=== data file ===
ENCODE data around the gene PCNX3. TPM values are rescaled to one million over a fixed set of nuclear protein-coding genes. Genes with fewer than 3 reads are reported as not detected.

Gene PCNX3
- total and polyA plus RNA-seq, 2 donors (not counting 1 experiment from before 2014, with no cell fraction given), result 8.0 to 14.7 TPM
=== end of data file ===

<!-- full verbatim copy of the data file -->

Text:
ENCODE data around the gene PCNX3. TPM values are rescaled to one million over a fixed set of nuclear protein-coding genes. Genes with fewer than 3 reads are reported as not detected.

Gene PCNX3
- total and polyA plus RNA-seq, 2 donors (not counting 1 experiment from before 2014, with no cell fraction given), result 8.0 to 14.7 TPM